Federal Claims Court Holds That A Variance In Estimated Quantities Clause Affords A Contractor Relief Only To The Extent That The Contractor Can Prove An Increase In Unit Costs Due Solely To Increased Quantities

Thermocor, Inc. v. United States,
1996 U.S. Claims LEXIS 68 (Cl. Ct. 1996).

On October 16, 1989, the United States Army Corps of Engineers (“Corps”) awarded ThermoCor, Inc. (“ThermoCor”) a contract in the amount of $15,500,000 to excavate and treat soils contaminated with polychlorinated biphenyls (“PCB’s”) in Erie County, New York. In part, the contract provided for estimated quantities, from which ThermoCor submitted a unit price bid. The contract also provided a Variance in Estimated Quantity Clause (“VEQ”), which provided, in pertinent part:

If the quantity of a unit-priced item in this contract is an estimated quantity and the actual quantity of the unit-priced item varies more than 15 percent above or below the estimated quantity, an equitable adjustment in the contract price shall be made upon demand of either party. The equitable adjustment shall be based upon any increase or decrease in costs due solely to the variation above 115 percent or below 85 percent of the estimated quantity. 48 C.F.R. [[section]] 52.212-11 (1989) (emphasis supplied).

A year into the project, ThermoCor anticipated increases in quantities under two bid items, and sent a letter to the Corps requesting an equitable price adjustment pursuant to the VEQ clause. The Corps directed ThermoCor to continue its performance. After the two parties were unable to reach agreement on ThermoCor’s request, ThermoCor filed its complaint with the Court of Federal Claims, requesting damages for additional time and expenses allegedly due to, inter alia: (1) differing site conditions; (2) changes, delays and additional requirements by the contracting officer; (3) misleading and defective contract specifications causing plaintiff to process waste water offsite and to pay royalties for technology required by the contract; and (4) the need to process and transport additional quantities of soil.

The motions before the Court addressed, inter alia, entitlement for performance of work on unit-priced bid items in excess of the quantities which were estimated in the contract. After laying out the appropriate standards of review for cross-motions for partial summary judgment, the Court examined the meaning of the VEQ clause.

ThermoCor contended that it was entitled to an equitable adjustment for all actual costs plus a reasonable profit for overruns in excess of the estimated quantity, regardless of whether the unit costs had changed. By contrast, the Corps asserted that an equitable adjustment was due only when the increase in quantity causes a change in unit cost. Thus, while the two parties acknowledged that they were locked into the contract unit price for quantities up to 115 percent of those estimated in the contract, they disagreed on the interpretation of the VEQ clauses’ language “due solely to the variation.” Citing the interpretations afforded the VEQ clause by different courts, ThermoCor then argued that the VEQ clause was ambiguous, and therefore it should be interpreted against the drafter, i.e., the government.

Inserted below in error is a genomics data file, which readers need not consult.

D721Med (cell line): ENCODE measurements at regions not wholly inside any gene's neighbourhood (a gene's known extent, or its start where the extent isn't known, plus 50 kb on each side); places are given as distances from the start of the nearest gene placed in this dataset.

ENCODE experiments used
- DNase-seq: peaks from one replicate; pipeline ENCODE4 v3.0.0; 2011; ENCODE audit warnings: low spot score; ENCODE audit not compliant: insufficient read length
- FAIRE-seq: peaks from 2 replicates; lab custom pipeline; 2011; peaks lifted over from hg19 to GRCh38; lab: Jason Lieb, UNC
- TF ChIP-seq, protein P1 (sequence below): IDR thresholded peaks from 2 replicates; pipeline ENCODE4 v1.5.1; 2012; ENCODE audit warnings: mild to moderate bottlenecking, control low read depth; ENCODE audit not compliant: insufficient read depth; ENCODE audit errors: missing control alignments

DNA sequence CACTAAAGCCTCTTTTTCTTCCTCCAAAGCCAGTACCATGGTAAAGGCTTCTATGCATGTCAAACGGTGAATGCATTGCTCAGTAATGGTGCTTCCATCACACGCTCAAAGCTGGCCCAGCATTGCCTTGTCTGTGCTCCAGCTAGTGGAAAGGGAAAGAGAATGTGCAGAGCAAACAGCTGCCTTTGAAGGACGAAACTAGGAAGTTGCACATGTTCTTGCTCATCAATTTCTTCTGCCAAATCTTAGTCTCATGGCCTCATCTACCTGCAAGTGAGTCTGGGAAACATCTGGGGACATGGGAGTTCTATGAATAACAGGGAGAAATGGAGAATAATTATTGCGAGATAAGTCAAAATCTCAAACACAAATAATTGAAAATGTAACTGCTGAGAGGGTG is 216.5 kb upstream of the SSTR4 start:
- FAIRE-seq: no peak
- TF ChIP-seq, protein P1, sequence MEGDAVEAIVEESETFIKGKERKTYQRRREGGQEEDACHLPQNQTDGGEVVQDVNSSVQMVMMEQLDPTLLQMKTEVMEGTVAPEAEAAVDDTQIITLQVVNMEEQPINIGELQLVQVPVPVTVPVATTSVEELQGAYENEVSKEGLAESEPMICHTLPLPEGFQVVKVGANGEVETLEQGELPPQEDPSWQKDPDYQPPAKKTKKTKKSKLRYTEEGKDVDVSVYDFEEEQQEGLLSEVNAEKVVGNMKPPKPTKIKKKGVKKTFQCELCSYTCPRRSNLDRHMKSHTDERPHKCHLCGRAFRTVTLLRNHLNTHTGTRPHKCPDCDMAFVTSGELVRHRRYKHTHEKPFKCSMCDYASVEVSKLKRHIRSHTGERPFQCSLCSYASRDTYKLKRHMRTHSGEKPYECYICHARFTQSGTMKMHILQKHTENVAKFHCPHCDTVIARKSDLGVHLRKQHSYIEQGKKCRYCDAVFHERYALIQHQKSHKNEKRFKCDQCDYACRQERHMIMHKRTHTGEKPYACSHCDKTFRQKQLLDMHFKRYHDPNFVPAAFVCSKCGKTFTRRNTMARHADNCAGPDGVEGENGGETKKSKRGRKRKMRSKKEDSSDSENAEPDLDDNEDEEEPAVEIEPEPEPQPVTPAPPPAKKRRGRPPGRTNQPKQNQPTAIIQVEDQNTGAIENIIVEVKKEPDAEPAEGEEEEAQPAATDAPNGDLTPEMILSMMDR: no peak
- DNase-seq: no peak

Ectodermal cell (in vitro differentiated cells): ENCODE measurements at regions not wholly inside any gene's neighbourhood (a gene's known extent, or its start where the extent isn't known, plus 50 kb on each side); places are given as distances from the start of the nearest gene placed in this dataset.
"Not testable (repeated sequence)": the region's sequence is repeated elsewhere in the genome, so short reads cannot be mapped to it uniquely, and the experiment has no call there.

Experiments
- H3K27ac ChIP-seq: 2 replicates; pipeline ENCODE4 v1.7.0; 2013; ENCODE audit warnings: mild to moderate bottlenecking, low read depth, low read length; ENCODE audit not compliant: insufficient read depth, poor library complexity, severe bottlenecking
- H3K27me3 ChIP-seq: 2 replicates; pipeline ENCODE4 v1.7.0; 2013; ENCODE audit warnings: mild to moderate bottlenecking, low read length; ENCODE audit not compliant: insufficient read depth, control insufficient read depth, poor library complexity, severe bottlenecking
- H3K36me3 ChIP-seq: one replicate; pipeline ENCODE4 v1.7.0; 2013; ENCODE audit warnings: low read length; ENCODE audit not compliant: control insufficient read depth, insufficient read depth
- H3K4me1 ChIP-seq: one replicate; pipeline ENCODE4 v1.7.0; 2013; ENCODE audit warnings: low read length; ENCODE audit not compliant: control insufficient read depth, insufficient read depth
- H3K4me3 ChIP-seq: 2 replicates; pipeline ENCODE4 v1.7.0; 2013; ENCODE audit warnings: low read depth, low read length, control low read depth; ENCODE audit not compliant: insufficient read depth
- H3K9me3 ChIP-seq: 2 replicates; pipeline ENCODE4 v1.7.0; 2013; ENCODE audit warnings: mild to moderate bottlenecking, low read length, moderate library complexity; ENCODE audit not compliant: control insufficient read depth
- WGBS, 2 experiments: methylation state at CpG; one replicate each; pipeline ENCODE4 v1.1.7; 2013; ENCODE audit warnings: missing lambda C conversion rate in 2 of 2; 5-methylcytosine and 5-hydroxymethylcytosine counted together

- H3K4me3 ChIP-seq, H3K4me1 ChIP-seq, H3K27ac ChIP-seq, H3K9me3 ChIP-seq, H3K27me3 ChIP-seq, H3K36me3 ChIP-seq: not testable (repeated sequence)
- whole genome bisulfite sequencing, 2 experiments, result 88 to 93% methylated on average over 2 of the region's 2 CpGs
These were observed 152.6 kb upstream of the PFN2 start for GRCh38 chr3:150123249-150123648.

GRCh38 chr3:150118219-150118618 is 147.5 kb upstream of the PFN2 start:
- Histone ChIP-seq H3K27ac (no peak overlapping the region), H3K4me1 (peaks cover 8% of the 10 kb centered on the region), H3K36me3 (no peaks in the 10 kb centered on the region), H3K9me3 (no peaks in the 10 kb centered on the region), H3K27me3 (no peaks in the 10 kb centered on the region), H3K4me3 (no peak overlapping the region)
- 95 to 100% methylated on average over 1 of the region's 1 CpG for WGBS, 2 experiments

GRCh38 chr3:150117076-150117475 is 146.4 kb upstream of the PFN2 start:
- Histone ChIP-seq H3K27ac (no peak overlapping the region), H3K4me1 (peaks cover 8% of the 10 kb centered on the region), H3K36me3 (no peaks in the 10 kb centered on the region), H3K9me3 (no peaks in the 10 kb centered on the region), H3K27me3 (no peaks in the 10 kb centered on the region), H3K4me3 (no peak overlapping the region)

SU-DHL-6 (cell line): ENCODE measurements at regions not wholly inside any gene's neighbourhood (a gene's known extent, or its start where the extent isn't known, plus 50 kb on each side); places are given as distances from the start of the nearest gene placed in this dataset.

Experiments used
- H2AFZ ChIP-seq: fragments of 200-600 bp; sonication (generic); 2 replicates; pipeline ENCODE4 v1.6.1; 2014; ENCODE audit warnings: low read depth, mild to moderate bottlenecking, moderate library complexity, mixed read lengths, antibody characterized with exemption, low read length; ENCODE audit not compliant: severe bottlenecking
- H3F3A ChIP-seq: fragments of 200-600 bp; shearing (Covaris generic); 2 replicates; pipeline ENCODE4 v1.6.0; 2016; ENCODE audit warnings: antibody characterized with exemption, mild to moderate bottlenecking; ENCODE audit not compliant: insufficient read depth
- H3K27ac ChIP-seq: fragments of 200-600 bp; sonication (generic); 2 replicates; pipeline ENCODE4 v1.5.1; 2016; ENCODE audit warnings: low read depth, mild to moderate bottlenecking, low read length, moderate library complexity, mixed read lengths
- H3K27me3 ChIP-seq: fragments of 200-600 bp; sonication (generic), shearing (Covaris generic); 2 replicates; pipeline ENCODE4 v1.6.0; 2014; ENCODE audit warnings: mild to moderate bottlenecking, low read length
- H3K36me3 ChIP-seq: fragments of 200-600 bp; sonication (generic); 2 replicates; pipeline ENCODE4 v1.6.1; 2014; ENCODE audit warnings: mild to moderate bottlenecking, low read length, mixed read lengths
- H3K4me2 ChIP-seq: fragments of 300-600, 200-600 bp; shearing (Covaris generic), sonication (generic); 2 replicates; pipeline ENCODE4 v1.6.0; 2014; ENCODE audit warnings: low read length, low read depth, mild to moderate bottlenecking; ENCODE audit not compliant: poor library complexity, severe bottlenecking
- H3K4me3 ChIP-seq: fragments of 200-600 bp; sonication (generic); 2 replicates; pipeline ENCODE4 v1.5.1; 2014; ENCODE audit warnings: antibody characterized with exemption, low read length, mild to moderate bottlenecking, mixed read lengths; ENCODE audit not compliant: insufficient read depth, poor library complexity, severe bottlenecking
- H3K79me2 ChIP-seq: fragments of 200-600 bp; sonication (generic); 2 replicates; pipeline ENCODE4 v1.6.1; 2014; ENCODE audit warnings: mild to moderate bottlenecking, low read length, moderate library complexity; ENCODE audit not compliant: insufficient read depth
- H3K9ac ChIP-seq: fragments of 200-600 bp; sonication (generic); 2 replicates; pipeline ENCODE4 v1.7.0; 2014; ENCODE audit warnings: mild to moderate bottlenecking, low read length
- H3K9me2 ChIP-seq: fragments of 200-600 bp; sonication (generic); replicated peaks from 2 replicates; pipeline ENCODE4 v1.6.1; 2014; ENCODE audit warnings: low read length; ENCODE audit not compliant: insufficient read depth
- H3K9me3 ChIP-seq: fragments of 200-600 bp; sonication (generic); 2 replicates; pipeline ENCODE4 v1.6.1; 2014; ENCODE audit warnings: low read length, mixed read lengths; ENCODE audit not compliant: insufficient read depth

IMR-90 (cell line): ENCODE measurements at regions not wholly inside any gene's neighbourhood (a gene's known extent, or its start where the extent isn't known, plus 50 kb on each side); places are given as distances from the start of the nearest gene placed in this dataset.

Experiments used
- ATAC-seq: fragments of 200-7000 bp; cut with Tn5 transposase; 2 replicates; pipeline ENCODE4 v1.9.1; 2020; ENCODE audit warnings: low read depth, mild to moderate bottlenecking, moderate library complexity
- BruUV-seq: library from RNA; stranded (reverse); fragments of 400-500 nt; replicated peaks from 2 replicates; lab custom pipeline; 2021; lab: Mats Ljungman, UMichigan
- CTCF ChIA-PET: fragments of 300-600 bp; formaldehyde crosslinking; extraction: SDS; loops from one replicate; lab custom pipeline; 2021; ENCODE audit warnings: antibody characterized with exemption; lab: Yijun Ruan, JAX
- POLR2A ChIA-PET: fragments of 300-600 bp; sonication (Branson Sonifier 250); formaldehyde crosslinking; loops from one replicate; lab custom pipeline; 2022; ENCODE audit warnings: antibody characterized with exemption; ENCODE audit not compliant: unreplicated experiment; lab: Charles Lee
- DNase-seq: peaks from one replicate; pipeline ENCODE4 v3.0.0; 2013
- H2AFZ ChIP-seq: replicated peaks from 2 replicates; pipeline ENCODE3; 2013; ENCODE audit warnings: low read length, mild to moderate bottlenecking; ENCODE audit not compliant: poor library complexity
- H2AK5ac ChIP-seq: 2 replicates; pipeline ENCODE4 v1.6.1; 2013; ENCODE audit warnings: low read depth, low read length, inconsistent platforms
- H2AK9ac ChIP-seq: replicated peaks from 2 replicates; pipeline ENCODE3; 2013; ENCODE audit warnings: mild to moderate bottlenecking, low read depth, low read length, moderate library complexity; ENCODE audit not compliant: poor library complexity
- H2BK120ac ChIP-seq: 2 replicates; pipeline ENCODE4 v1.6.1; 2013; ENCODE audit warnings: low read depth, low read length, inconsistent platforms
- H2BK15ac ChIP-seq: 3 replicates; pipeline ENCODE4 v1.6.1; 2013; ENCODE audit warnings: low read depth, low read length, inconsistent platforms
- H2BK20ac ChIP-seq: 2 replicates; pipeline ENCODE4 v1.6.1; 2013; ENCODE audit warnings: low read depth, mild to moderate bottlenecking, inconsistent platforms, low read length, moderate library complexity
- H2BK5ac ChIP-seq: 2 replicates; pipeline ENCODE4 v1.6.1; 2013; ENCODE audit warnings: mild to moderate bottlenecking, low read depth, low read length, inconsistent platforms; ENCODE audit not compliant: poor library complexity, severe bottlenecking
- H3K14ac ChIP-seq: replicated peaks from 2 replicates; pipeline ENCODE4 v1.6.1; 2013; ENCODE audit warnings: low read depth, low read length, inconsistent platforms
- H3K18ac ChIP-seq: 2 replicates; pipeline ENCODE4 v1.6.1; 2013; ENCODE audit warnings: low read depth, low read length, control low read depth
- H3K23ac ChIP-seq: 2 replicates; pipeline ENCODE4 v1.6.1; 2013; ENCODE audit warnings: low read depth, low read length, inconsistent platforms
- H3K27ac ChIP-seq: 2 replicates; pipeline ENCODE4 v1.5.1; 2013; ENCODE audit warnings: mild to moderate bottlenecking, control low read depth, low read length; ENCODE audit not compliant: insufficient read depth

Relying upon a recent Federal Circuit case, Foley Co. v. United States, 26 Cl. Ct. 296 (1992), aff’d, 11 F.3d 1032 (Fed. Cir. 1993), the Court found the clause not to be ambiguous and held that an equitable adjustment under the VEQ clause requires proof of an actual increase or decrease in unit costs due solely to the quantity variation. In Foley, the Federal Circuit held that nothing in the clause’s legislative history indicates that an equitable adjustment should be based on actual costs plus profit. To the contrary, an equitable adjustment is warranted only when there has been a showing of the realization of cost economies or increased costs attributable to the excess volume.

Applying this test to ThermoCor’s claim, the Court found that ThermoCor would be entitled to an equitable adjustment if it could prove that the unit costs associated with the overrun were greater than the unit costs associated with the base contract quantity. However, because the Court did not have evidence of such material facts, it was precluded from entering summary judgment on the claim.

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